There's an online newsletter called HARO (Help A Reporter Out) that links reporters and public relations sources. Three times a day, HARO puts out a list of queries from reporters working on stories, asking for information, background, quotes and other resources from PR people who get the newsletter.
A few weeks ago one of the headlines for a query struck me as odd. It read:
Blogging while black.
What could be or should be different about blogging for a person of color as opposed to someone who is white or latino, Roman Catholic or gay. When I took a closer look at the details of the query, the headline came into focus for me.
Here's some of what the query asked...
What are the challenges and disadvantages faced by bloggers of African heritage? Do you consciously avoid imagery that will define or brand you as black? Have you ever been asked or challenged on the tone or look of your site based on race?
It posed some interesting questions I had never considered.
My blog began just for fun, but I quickly realized its potential impact and it has become an extension of my public relations agency and my brand. From the start, I decided to keep personal info and activities to a minimum on the blog and to steer clear of politics -- a rule I've broken a few times. But the bulk of the content is reporting, analysis and commentary about media, marketing and public relations -- the business of Reich Communications.
I've never tried to hide who I am, although I don't flaunt it. My photo is there with my bio, so anyone who looks will see I'm a white guy. The grey hair clearly shows I'm from the boomer generation. I've occasionally made reference to Jewish topics such as Rosh HaShanah, the Jewish New Year. And I think my bio mentions I'm president of the Jewish Community Council in my hometown. My contact information is clearly posted, so anyone can quickly see I'm a New Yorker.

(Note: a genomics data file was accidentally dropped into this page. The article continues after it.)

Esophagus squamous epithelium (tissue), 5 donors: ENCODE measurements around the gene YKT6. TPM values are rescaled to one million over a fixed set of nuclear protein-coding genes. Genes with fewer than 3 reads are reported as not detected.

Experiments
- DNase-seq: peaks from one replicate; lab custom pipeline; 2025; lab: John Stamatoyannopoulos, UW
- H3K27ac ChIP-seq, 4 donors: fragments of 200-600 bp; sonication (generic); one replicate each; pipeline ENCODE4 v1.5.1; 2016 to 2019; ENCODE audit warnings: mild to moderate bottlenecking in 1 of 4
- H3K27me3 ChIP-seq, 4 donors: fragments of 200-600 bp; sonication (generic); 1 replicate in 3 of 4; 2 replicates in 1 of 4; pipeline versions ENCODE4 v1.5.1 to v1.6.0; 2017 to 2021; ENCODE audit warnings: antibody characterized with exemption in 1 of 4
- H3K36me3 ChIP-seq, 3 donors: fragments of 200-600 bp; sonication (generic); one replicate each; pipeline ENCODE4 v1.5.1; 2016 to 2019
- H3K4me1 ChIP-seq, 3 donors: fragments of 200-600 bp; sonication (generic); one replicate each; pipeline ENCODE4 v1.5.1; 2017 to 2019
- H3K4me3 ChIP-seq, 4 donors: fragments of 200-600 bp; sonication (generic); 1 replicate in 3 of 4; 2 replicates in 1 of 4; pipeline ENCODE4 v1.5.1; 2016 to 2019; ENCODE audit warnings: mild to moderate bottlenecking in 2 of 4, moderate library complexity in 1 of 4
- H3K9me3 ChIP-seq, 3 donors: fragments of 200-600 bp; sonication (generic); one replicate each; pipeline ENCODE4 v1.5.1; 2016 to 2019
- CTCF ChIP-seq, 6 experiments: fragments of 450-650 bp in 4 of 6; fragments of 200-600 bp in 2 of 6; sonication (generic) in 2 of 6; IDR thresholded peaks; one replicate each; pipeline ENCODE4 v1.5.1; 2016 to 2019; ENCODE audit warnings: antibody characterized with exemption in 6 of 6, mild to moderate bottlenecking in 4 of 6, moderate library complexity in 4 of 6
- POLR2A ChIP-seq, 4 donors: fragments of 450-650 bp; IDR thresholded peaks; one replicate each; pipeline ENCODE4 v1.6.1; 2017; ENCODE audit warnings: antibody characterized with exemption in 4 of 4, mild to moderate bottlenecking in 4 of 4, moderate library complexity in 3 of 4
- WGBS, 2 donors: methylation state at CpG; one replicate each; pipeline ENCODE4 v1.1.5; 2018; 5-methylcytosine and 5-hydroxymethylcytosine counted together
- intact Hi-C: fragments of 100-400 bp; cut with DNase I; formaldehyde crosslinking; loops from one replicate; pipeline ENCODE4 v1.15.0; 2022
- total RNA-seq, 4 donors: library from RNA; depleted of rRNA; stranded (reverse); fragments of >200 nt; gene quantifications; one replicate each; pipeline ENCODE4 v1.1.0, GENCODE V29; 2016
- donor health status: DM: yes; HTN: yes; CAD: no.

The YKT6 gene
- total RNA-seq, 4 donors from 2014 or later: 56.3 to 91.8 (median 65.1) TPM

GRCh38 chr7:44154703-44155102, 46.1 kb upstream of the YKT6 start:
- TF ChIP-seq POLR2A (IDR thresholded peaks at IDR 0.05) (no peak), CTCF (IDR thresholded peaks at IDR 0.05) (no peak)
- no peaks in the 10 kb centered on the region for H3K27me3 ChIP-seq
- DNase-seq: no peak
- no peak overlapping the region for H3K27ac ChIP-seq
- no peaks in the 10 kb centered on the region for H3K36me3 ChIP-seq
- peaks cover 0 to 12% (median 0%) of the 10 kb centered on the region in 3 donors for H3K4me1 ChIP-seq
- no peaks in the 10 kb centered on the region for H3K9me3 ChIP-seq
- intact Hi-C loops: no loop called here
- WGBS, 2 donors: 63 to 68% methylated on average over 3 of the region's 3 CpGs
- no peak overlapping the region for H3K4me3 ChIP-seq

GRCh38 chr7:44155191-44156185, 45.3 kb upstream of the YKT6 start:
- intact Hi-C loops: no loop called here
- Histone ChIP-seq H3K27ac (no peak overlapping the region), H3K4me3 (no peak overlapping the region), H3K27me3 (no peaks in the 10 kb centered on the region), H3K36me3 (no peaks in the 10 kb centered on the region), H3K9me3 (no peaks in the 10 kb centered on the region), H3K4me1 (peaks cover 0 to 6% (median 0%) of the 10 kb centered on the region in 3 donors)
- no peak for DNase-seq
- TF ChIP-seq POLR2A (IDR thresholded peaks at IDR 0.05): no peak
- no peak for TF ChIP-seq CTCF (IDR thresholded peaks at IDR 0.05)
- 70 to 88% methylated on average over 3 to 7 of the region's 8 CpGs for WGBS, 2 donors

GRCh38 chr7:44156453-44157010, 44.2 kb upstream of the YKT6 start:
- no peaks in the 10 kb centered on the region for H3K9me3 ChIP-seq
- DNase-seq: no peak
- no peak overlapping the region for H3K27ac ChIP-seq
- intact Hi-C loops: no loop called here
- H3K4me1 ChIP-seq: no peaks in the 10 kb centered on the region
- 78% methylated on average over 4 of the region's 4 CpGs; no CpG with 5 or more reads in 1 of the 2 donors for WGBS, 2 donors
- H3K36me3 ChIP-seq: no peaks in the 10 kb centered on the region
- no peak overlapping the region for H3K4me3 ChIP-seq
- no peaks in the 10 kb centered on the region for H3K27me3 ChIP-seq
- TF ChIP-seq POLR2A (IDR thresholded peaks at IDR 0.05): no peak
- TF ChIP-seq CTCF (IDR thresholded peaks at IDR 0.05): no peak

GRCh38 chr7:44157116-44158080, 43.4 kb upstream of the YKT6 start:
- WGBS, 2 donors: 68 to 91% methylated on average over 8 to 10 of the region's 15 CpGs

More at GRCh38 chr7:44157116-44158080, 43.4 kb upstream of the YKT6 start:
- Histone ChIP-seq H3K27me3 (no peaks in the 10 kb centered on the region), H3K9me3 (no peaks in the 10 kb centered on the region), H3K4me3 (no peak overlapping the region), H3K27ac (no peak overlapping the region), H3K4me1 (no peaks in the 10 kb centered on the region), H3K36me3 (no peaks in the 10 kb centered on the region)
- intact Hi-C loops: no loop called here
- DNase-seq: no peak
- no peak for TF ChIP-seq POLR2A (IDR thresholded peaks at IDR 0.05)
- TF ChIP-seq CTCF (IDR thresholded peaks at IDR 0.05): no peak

I don't post my political preferences or party affiliation. But regular readers might have figured out I'm not a fan of Sarah Palin. They might also know I love jazz and New York City.
But the HARO query made me wonder if some seemingly innocuous information like the color of a blogger's skin might hamper him or her in business. I'm not such a pollyana as to think that race, religion, country of origin or political or sexual preferences might never impact someone's decision on whether or not to hire or work with a person. I know that even in these times, prejudice still is alive in some hearts.
I realize that someone in my field who is black may have faced discrimination in business more than I have. So I can understand their reluctance, perhaps, to include their photo on their professional blog. Although at some point, photo posted or not, a potential client may meet you and see that you're black. And if that's a problem for someone, wrong as it is, that old prejudice will still be acted upon.
My feeling is if someone won't work with me because of my color or my religion, there's a pretty good chance I wouldn't want to be working with them either. But that's just me.
I wonder how others feel about including personal information on a business or professional blog. Do you or might you keep some information off your blog?